There have been a lot of controversies around the Oscars. Each year, there are questions around each award. The Best Picture award each year has had its share of disputes. The Washington Post published in an article in February 2018 how the Best Picture Oscar has been awarded to a less deserving film on more than one occasion. Even the Best Actor Oscar has had its share of questions. One reason for that might be because the Oscars are awarded to who is due to receive the award more in lieu of consistent performances over a period of time, rather than the nominee who turns in the best performance for the year.

The root cause of the problems around the Oscars could be the composition of the members of the Academy. In a 2014 report based on a survey done by Los Angeles Times on the voters of the Academy, The Atlantic stated that the members were 94 percent White, out of which about 77 percent were men. In fact, when pitched against the demographic of America itself, the Academy is only behind about 7 states in America where the population is white. That must have a bearing on who and what the preferences are for voting.

 The Academy has taken steps to change this composition. In 2018, the Academy added 928 members from 59 countries, from which 49 percent of these members were female and 38 percent of the new members were people of color. This was a significant increase from 2017, when 774 new members were added, with 39 percent of them female, and 30 percent people of color. The Academy has steadily increased this composition of members from 2015.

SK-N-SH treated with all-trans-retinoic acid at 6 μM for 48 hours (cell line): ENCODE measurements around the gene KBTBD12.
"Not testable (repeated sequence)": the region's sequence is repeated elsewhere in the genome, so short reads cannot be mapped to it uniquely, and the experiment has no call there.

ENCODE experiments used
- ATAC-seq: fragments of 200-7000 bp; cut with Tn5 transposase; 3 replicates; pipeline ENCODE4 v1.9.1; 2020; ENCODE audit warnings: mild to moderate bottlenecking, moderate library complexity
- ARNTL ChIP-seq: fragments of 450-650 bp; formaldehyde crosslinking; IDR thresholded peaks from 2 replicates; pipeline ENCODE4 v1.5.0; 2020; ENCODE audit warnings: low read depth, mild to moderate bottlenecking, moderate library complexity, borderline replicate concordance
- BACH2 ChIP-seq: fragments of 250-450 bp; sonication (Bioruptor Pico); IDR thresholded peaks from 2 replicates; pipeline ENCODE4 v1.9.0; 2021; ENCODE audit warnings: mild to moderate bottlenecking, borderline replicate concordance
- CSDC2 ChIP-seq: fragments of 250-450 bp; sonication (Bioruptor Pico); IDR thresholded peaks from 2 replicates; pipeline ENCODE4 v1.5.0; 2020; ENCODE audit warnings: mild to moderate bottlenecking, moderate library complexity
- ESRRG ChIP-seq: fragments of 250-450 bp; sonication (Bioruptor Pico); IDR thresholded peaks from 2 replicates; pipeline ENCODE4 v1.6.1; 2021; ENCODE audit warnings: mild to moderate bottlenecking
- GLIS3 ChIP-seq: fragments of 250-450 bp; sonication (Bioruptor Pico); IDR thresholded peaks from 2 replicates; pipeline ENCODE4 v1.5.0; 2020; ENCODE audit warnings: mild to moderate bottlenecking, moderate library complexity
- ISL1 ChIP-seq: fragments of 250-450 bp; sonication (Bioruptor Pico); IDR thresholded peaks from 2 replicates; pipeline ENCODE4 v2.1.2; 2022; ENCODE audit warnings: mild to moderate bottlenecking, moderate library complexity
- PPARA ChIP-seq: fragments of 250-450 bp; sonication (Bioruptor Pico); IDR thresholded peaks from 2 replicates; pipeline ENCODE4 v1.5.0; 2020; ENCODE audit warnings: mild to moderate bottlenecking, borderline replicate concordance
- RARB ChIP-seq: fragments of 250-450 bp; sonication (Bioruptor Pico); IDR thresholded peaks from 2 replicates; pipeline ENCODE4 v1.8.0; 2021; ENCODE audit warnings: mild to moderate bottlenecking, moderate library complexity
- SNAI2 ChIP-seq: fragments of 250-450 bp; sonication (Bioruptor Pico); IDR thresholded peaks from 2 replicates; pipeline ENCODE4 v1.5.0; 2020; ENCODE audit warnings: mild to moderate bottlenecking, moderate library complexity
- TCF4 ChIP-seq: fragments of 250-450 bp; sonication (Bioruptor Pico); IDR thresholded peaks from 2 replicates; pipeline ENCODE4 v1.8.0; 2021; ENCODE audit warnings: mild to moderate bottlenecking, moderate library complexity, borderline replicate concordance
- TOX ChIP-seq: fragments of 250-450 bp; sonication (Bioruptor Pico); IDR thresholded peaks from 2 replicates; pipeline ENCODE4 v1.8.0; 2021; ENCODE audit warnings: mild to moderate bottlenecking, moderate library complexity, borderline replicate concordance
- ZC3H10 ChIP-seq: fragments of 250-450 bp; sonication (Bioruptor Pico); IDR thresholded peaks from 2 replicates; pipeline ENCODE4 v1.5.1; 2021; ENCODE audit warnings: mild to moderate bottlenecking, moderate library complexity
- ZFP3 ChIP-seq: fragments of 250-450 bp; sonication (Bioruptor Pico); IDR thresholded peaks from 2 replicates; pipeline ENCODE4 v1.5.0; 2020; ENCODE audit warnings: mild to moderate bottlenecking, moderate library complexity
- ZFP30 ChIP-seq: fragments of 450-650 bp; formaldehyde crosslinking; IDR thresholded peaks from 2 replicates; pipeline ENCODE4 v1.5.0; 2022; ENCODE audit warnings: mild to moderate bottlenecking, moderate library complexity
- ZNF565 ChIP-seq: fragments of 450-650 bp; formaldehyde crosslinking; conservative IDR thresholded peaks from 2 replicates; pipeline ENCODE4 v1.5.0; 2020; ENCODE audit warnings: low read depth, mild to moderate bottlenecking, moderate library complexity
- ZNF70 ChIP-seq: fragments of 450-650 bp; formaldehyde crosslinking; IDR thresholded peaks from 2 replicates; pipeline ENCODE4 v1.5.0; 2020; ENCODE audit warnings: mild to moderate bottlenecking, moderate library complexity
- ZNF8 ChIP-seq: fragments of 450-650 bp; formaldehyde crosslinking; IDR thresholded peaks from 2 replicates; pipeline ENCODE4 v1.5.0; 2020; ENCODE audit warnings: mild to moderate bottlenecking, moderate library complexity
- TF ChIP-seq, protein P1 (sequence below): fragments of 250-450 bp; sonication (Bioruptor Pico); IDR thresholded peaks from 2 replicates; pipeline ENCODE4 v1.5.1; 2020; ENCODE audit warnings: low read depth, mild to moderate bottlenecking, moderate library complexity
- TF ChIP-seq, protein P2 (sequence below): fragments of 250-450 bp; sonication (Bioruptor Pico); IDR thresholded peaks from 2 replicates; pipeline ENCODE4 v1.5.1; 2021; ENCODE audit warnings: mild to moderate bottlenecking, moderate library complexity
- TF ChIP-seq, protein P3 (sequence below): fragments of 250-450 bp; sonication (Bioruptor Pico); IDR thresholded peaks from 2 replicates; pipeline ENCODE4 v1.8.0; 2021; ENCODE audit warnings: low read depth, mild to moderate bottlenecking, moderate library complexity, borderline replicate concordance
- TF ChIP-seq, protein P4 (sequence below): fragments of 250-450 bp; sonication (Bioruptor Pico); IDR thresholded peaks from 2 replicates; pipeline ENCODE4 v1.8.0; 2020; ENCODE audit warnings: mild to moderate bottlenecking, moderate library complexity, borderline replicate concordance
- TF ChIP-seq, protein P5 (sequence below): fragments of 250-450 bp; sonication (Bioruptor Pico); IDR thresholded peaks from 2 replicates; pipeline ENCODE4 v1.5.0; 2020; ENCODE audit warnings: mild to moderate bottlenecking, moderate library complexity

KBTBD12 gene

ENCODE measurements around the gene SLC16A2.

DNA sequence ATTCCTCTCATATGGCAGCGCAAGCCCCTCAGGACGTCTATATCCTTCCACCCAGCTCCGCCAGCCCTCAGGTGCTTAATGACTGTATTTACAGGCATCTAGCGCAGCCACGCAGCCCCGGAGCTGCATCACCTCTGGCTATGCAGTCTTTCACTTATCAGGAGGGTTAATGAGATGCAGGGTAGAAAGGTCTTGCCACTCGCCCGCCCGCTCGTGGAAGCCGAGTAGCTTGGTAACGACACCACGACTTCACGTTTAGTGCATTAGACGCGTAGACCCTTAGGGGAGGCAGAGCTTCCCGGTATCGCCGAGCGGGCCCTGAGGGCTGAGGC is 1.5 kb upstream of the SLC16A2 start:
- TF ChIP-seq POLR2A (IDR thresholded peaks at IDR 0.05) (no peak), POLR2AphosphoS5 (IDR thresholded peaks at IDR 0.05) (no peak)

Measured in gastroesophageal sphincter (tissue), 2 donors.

Plus, the Academy has been unable to recognize excellence in genre films and comedy films. Seth Macfarlane, who hosted the Oscars in 2013, stated in a tweet on March 4, that about 99 percent of the films nominated were dramas. The facts support this tweet. In a 2011 report at Collider.com, journalist Brendan Bettinger studied the Oscar winners of the past and found that about 85.2 percent of the nominations for Best Picture were drama films. In the years since, there hasn’t been too much of a change in that statistic, with only about four or five comedies Bridesmaids and The Wolf of Wall Street having made the cut.

 The Academy had announced the category of Best Popular Film in August 2018, but it quickly reversed its decision in September 2018. Dawn Hudson, the Academy’s chief executive, said in a statement that the academy recognized “the need for further discussion with our members.” The New York Times reported that some influential members like filmmaker Steven Spielberg were uncomfortable with the announcement that came nine months into the awards year.

The Oscar ceremony has also been reduced from its nearly four-hour length to three hours in order to maintain the viewership, which has been in a steady decline. The viewership had reduced from a high of 43.7 million viewers about four years ago to 26.5 million people in 2018. Seth Macfarlane even went to the point of stating in an interview with Entertainment Weekly that award shows, in general, were a “dusty format” that was as current as “the 1950’s variety show format” and that it was “oftentimes fitting a square peg in a round hole.”

 With the steps that the Academy has taken, it seems to be going in the right direction, at least as far as changing with the times is concerned. It is unlikely that any changes that the Academy makes will ever satisfy everyone because it is an event that is widely watched. Whether the Academy embraces criticism of its moves and still remains true to change and progress remains to be seen.